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Posted by Edp on April 05, 1999 at 09:20:27:

Last year I placed this info over on the Audio Review site. I did not write it but copied and posted anther's findings. It sounds correct, but you could FAQ it until you get the "official one" or not.

****************** Begin Include *****************
This information is based on scientific research and observations of Audio Physic and some of their most successful dealers.

The solution presented here is aimed at limiting the interference of the room, with speaker placement and listening position, through the application of psycho acoustics and physics. This method can give superb results through experimentation without the use of special room treatment. However, it may be possible to get even better results by carefully using room treatments in addition.

The way we locate sonic events in space is by the brain measuring the time delay of the sound between the two ears. if there is no delay the sound emanates from directly in front of us, if it reaches the right ear first it is to the right, etc. This spatial information is determined by the brain in the first 800us of the transient because this is the maximum time delay between the two ears. It is after this initial recognition of the occurrence of a sonic event, that the hearing of tonality starts. This has recently been proven in scientific studies and is believed to be a critical part of our survival historically. In other words, we first locate the source of a sound, a potential danger for example, and then try to identify what made the sound.

So, the first step to getting a good stereo soundstage is to eliminate early reflections of the leading transient as much as possible. Or, in practice, to have the sound from the speakers arrive at your ears before any reflections. This also has a secondary benefit. According to a psychoacoustic phenomenon called the Haas effect, the brain prioritizes the first sound wave to avoid confusion, if the reflections are low enough in amplitude. The result is that, if the speakers measure flat under anechoic conditions, the brain will register flat behavior even if instruments measure severe deviations in frequency response due to reflections.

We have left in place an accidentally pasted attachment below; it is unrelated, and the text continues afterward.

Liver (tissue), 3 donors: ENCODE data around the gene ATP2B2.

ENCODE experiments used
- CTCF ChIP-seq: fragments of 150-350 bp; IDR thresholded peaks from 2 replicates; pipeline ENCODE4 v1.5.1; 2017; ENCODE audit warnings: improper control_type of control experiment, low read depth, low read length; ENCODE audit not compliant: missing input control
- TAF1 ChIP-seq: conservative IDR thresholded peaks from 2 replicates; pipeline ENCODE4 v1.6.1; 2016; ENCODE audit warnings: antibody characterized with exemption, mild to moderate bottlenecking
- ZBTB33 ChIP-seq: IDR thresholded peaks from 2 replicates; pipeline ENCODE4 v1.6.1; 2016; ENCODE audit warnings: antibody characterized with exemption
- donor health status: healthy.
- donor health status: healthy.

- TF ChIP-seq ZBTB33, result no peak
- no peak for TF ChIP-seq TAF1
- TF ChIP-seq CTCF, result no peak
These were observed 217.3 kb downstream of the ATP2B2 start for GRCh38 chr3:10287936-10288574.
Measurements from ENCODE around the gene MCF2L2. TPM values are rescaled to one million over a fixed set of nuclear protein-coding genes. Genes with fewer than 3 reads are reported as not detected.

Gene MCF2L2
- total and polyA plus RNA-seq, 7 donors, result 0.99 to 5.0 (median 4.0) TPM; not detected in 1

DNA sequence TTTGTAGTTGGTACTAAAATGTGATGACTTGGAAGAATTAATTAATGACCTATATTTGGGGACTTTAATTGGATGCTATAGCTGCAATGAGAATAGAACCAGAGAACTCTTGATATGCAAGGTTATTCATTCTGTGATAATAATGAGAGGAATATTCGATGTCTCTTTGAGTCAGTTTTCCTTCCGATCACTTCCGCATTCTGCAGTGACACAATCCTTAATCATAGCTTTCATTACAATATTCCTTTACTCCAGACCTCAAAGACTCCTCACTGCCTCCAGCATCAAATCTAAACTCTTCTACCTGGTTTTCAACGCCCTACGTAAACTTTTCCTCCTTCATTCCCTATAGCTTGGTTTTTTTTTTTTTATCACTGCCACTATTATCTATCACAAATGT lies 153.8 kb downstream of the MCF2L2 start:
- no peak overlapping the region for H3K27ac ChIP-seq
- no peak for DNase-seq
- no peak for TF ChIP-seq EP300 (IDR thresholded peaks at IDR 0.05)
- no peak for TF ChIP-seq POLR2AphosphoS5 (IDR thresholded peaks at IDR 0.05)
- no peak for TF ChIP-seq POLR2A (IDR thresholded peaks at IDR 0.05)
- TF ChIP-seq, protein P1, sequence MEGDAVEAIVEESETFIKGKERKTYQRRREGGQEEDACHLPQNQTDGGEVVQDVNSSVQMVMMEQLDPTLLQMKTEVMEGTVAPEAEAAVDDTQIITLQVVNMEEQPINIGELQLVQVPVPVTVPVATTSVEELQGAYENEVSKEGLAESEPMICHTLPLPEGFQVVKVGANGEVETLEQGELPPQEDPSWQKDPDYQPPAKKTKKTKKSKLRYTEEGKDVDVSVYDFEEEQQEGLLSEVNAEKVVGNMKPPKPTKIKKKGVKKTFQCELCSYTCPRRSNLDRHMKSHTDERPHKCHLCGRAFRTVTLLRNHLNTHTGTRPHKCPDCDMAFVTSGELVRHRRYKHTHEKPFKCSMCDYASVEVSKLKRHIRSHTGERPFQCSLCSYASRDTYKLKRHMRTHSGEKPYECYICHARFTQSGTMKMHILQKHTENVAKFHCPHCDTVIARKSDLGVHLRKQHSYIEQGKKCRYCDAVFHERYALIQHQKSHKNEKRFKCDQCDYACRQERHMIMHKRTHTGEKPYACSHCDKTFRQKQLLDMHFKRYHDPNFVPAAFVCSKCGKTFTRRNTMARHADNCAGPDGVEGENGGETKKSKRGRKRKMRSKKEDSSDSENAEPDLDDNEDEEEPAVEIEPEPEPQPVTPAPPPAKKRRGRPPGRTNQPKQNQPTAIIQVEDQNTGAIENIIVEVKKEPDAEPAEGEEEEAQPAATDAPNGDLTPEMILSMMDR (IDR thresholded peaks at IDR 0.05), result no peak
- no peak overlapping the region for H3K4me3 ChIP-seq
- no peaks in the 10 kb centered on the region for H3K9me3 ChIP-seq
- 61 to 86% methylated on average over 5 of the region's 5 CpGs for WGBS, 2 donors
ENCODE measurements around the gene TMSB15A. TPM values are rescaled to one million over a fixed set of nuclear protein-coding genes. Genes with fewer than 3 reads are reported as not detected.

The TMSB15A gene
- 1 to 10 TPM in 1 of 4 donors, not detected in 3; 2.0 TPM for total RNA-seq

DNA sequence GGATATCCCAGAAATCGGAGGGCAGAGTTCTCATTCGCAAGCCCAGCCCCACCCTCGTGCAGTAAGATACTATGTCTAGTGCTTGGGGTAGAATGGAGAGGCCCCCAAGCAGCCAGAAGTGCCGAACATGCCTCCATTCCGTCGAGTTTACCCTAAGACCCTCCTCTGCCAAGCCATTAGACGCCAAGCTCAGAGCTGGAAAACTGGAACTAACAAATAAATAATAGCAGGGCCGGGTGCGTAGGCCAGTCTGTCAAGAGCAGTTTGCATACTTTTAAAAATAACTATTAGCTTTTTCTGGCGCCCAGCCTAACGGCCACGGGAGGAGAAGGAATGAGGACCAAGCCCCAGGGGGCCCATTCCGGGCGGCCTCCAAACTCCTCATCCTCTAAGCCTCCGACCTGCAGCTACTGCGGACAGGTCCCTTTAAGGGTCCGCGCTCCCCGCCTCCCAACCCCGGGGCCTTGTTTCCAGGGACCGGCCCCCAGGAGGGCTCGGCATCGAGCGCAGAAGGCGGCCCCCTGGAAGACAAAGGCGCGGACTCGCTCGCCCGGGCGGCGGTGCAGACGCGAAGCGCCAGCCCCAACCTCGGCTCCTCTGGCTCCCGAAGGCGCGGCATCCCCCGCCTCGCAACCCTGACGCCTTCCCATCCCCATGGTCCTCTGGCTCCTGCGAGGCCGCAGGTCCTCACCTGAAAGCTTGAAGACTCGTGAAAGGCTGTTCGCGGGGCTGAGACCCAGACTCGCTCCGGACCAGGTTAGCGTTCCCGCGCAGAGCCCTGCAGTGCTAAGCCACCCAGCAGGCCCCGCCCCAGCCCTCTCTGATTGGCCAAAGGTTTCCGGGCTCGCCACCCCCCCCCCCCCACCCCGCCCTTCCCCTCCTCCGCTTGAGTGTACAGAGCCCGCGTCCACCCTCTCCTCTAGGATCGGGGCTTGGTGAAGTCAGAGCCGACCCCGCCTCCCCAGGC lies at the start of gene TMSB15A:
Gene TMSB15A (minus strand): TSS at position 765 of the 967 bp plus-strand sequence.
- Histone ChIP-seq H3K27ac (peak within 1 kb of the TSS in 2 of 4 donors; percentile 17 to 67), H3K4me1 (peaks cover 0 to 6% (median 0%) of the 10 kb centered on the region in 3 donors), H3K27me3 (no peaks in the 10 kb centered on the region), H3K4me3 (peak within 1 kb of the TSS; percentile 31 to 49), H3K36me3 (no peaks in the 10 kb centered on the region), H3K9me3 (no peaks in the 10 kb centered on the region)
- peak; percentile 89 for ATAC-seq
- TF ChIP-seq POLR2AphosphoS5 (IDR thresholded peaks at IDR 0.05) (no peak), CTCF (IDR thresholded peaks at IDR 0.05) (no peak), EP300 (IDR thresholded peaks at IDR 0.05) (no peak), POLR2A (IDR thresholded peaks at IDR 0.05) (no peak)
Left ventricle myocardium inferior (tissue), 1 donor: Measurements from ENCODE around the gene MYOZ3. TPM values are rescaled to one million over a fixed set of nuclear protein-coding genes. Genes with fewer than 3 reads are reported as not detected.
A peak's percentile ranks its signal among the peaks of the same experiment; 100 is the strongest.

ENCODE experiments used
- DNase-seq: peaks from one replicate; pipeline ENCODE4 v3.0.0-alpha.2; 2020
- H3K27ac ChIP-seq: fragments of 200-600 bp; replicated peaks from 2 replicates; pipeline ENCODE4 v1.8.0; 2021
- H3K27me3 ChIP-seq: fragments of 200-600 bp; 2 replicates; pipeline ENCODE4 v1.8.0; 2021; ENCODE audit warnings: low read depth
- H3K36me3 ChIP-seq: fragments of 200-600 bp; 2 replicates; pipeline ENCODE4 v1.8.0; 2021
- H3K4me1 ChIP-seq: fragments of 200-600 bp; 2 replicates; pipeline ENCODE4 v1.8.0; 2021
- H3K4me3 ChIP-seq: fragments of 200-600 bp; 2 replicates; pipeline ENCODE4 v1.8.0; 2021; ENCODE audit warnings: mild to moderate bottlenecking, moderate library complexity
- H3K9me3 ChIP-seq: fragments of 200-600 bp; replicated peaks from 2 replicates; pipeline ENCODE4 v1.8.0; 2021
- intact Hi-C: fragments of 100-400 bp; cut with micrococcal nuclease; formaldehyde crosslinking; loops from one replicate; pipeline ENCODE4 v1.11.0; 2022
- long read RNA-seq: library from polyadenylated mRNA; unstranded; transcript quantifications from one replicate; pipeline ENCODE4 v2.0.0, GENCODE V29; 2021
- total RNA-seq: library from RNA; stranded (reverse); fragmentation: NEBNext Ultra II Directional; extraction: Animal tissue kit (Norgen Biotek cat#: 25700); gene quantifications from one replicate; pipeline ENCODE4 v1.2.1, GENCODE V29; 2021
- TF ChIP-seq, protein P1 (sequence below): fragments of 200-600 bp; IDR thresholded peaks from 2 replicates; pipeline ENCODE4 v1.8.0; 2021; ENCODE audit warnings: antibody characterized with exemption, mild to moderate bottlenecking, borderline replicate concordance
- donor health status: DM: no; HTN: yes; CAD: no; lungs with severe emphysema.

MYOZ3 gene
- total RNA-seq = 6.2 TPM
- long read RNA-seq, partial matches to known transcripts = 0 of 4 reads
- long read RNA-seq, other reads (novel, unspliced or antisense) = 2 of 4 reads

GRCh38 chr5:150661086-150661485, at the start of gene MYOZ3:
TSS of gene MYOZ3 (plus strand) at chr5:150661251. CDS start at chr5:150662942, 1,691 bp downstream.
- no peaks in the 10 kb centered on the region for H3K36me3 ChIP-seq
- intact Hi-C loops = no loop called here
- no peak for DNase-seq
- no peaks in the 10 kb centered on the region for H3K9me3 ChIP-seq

To illustrate the ideal set-up using these principles lets start with a well proportioned room that is dedicated to listening. The ideal location for the speakers is at the two center points of an ellipsoid touching the walls of the room. The best listening position is 1 to 3 feet from the rear wall.

Here are some of the advantages with this arrangement:

In this position the sound from the speakers reaches the ears before any reflections coming from the side walls resulting in better soundstaging and an unaltered perception of the speakers tonal balance.

Setting the speakers along the long wall allows maximum possible speaker separation for the widest desirable soundstage.